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Presidents and Chancellors of WCU


1889-1912, 1920-1923

Robert Lee Madison was engaged by the Cullowhee Academy board as their first teacher and principal in 1889. Born in Lexington, Virginian, he was educated at East Tennessee Wesleyan University. In 1885 he first came to the Jackson County area, writing for a local newspaper and teaching school in the Qualla community for several years. His “Cullowhee Idea” in 1893 became the seed that sprouted “normal schools” across North Carolina and resulted in WCU and its mission of service to the region. The school’s name changed several times while he taught here, to Cullowhee Normal and Industrial School in 1907, to Cullowhee State Normal School in 1925, and to Western Carolina Teachers College in 1929. Madison was the campus’s dominant figure throughout these years of growth and served as the school’s president from 1889 to 1912 and again from 1920 to 1923.




Alonzo C. Reynolds, former Buncombe County superintendent of public schools, became president of the Cullowhee Normal and Industrial School in 1912. When Alonzo C. Reynolds arrived in Cullowhee in 1912 to replace Robert Lee Madison as president, he discovered that the school owned no vehicles. To remedy that deficiency, he purchased a small cart and two Shetland ponies that were used to haul supplies from Sylva.  By 1918, the institution revised its curriculum to offer a more broadly appealing six-year program: two years of preparatory classes (grades eight and nine) followed by a four-year curriculum that resulted in a junior college degree. Three degree programs -- in teaching, classics, and vocational agriculture -- were offered; almost all the students continued to choose teaching. Reynolds also improved campus facilities. Electricity and central steam heat were added or upgraded, and a new classroom/administration building named for state Superintendent of Education and CNIS board member J.Y. Joyner was built. The village and farm community of Cullowhee supported the small, growing school. Reynolds Residence Hall is named in his honor.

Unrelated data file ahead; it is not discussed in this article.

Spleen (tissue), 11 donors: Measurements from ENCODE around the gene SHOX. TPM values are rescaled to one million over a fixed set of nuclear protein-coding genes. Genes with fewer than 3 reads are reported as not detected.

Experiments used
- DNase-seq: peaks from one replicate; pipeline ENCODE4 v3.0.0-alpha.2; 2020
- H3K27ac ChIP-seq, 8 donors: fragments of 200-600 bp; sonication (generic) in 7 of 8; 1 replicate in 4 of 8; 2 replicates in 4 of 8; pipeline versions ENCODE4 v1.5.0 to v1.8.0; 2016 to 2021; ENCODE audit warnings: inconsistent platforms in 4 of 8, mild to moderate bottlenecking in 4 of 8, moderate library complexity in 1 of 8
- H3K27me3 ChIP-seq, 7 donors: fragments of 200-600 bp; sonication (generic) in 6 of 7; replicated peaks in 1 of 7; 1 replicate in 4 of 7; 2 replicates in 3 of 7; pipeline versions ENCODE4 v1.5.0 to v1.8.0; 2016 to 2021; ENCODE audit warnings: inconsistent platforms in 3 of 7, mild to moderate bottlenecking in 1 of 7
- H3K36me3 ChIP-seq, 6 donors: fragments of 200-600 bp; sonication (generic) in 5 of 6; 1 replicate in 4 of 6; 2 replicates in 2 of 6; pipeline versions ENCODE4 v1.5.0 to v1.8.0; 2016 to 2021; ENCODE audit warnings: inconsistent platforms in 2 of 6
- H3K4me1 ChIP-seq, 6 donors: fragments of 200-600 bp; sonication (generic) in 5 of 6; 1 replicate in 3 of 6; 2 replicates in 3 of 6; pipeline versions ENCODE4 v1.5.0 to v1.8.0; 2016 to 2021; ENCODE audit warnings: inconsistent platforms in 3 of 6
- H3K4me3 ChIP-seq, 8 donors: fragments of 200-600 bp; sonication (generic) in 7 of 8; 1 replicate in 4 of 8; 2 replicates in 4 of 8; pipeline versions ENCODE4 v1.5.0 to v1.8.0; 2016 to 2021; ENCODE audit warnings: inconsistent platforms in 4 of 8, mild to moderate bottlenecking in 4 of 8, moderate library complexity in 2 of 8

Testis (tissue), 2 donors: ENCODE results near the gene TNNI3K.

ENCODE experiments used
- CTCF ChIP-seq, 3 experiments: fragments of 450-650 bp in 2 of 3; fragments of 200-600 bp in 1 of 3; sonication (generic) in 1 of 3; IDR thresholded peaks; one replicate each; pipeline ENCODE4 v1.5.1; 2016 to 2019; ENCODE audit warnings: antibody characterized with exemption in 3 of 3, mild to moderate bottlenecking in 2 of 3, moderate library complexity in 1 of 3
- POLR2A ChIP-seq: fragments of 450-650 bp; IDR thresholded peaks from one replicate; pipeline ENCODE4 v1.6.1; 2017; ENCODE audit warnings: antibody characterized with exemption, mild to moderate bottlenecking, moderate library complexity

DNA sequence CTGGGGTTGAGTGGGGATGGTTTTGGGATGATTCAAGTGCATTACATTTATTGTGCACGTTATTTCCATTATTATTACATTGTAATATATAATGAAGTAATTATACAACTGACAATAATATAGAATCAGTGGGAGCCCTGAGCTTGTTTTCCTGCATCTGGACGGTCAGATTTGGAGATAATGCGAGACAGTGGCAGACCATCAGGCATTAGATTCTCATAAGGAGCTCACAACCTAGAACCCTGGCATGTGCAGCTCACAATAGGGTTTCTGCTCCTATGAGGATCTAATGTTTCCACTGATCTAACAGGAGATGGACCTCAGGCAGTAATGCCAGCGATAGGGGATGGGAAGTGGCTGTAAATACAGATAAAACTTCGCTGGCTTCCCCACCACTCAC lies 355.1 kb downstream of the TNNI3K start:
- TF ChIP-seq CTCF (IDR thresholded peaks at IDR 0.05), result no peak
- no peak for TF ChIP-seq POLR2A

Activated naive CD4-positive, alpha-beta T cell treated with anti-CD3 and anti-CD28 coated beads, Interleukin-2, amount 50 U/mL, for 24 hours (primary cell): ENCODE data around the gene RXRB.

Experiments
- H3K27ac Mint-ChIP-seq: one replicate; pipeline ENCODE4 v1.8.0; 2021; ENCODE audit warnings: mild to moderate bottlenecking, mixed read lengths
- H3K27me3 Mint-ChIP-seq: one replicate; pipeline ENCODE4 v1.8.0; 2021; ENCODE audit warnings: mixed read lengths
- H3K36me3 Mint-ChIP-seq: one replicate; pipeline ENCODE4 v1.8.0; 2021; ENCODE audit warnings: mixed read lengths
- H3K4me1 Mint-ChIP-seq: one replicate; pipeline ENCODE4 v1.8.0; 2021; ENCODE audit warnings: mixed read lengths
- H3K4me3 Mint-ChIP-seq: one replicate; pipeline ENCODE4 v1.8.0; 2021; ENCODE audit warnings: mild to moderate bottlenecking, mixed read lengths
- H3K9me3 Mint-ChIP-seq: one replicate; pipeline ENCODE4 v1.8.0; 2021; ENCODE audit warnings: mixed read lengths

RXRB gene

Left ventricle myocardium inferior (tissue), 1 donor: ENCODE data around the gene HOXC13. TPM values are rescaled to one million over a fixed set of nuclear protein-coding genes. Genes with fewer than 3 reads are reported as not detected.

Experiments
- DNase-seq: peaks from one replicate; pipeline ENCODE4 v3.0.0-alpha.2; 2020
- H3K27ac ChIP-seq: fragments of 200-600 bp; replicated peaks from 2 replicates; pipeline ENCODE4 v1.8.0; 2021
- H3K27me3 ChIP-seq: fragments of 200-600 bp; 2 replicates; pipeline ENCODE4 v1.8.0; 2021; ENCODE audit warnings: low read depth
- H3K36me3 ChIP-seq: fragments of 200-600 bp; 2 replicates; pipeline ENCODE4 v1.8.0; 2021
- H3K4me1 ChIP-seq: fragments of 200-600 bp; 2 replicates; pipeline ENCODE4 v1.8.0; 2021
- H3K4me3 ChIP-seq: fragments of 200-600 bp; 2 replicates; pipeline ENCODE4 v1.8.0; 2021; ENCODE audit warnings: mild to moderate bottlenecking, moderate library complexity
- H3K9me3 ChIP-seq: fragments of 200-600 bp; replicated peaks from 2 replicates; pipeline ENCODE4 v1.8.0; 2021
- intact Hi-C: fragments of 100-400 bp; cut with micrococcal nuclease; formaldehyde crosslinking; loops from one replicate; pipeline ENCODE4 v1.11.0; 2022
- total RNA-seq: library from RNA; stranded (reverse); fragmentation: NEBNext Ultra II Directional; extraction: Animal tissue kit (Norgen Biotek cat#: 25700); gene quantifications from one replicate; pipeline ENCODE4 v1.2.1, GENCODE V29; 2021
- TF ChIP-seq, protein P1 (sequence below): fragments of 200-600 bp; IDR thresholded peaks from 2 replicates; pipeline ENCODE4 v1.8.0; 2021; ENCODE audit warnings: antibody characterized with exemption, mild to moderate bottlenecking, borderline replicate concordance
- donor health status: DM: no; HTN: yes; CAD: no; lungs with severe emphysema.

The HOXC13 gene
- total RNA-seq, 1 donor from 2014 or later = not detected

Hiram T. Hunter oversaw the school’s transition from high school status. Like the two presidents before him, he was a son of the southern mountains and an experienced teacher. Born in Mars Hill, North Carolina, he attended Mars Hill and Wake Forest College, and taught at Southern Methodist University in Dallas, TX and Baylor College before coming to WCU. Hunter presided over a quarter of the institution's first century, a momentous period including the Great Depression and World War II. The high school program was turned over to the county, and in 1925 the institution became a junior college teacher training institution, the Cullowhee State Normal School. In addition to the change in its mission, the school also increased in size with the addition of Dave Rogers’s 65-acre “Town House” farm in 1924. Enrollment increased from about 200 to about 350 students. Dormitory life became a more important feature of the school scene, along with extracurricular activities. Hunter Library is named in his honor.



1947-1949, 1956-1957